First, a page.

Tonight's gig has an 'old home week' feel about it. Dead Meadow's main support are their incredibly talented Canadian friends Pink Mountaintops. The opening act, Immigrant Union is the new band for former Dandy Warhols' member Brent De Boer. The Dandys (and Brain Jonestown Massacre) have close ties with Dead Meadow. Steve Kille believes that those close creative relationships are vital to keeping your own music fresh. “I think it's really important and really inspiring,” he reckons. “The more people you know who are these cool special musicians … and becoming friends with them … we've had some really interesting relationships over the years. It is probably one of the best parts (of what we do), the people you meet. There's definitely a scene that is developing over time too. When we get back, we're going to play the Psych Fest in Austin, which is the Black Angels' festival, and probably ninety per cent of the bands on the bill we've become friends with. It is interesting that internationally there is this group of like-minded people doing this thing, somewhere between psychedelic music, rock music, pop thing where it all meshes and there's this scene which is pretty exciting.”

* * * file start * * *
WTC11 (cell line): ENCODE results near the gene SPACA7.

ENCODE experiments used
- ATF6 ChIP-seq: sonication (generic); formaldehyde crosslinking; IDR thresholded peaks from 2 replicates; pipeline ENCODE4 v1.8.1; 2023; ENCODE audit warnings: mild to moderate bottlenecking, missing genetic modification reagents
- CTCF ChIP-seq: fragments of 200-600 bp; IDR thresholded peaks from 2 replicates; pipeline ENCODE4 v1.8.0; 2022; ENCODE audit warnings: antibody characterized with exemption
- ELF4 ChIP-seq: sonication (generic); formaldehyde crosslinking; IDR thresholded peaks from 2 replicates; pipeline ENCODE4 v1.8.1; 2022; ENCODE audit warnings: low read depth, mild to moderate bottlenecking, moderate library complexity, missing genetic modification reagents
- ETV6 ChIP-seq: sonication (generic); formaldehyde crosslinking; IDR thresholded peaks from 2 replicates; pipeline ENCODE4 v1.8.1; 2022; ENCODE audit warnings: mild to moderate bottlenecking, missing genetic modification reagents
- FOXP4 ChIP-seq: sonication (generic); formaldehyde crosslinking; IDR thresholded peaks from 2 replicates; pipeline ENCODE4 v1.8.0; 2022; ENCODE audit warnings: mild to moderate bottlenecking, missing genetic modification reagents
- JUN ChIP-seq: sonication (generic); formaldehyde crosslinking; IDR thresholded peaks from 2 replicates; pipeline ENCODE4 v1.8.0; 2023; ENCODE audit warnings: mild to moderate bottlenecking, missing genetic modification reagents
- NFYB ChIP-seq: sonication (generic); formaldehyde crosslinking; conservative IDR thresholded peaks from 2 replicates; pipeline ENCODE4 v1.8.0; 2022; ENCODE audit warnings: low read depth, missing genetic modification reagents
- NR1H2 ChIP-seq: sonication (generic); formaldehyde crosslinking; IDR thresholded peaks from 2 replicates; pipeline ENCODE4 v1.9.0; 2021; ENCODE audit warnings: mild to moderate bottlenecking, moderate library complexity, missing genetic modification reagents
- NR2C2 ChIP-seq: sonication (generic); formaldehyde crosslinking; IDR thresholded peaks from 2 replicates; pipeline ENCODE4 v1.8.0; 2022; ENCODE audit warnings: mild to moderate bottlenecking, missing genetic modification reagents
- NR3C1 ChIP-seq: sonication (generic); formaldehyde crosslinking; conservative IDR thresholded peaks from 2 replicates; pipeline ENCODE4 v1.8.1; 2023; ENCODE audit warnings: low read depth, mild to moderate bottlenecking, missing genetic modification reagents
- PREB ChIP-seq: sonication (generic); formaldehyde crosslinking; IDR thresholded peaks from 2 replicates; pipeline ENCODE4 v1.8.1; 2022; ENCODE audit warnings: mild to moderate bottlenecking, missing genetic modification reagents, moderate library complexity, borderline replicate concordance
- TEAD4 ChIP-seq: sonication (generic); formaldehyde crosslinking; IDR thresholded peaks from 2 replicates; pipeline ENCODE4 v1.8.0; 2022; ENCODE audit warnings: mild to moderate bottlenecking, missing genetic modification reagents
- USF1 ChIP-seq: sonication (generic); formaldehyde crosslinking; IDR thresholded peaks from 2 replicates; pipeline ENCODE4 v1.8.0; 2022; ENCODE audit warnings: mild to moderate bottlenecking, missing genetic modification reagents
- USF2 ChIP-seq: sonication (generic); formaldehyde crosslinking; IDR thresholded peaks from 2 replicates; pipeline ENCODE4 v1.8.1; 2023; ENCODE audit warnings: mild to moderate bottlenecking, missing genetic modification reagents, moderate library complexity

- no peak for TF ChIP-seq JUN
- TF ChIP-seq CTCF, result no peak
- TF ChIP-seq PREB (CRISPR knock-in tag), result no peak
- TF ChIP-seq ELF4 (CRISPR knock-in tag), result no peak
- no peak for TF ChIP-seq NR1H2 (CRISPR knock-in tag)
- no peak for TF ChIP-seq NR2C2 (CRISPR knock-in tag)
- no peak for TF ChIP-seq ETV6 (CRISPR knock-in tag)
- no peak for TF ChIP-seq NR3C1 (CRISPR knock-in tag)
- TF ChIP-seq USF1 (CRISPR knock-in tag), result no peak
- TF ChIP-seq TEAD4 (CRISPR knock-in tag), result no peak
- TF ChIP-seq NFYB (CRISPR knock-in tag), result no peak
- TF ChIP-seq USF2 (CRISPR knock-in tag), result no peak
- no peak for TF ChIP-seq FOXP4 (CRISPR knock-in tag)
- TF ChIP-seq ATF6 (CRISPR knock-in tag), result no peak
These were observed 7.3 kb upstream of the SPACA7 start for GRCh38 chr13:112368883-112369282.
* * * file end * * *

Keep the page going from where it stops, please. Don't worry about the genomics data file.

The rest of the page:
But what's the point of talking to such a fuzz-laden, distortion-hogging, wah-crazy band like Dead Meadow and not discussing their gear… Let's get down to business! Frontman Jason Simon has always been a Fender Telecaster kinda guy. He's owned his main guitar since he was 14 years old. “You just get used to it and it becomes your instrument,” Jason admits. “I never really thought to play anything else. I've always liked the Orange and the Fender (amps); I have both. Either without the other wouldn't be as cool. The Orange is so dark. It has this dark, cool mid-range and has the power but the Fender's highs and lows and the spring reverb … I am such a fan of good spring reverb. The combination works well and being a three-piece, having more than one amp is super cool because it widens the spectrum.” With regard to his pedalboard for this tour, “I have had the same pedals for a long time. I have a Rat, Big Muff, Vox Wah, Rotovibe. Then there's a company called Catalinbread who made some cool pedals for me, the Dead Merkin and Fuzzy Meadow with a blend knob, you can dial things in.”